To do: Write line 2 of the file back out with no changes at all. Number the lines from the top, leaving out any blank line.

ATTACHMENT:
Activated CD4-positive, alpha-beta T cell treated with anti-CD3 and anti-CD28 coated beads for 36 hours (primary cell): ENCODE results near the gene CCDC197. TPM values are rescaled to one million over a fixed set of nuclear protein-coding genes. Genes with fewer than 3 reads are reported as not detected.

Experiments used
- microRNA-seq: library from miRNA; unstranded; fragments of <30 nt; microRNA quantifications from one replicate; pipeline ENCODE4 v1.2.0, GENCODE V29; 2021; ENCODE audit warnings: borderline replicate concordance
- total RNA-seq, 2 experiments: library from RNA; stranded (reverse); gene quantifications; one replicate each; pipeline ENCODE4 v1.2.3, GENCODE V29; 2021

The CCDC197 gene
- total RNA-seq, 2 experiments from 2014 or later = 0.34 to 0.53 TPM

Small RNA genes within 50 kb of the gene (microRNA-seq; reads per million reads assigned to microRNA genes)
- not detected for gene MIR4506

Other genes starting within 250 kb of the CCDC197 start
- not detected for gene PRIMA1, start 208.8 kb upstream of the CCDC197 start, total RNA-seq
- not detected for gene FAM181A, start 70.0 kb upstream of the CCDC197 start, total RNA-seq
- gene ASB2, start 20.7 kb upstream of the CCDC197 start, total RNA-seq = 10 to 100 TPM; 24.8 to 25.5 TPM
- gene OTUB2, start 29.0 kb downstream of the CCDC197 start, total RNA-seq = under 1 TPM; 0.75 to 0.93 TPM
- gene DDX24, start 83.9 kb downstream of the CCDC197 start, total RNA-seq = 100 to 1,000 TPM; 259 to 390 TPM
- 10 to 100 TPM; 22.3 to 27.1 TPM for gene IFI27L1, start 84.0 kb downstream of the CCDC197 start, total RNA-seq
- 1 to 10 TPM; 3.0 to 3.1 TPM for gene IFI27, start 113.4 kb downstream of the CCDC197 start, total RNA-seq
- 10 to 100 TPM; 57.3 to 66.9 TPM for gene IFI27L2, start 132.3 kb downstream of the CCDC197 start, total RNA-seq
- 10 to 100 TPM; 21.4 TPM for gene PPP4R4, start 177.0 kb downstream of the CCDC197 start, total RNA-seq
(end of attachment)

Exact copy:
Experiments used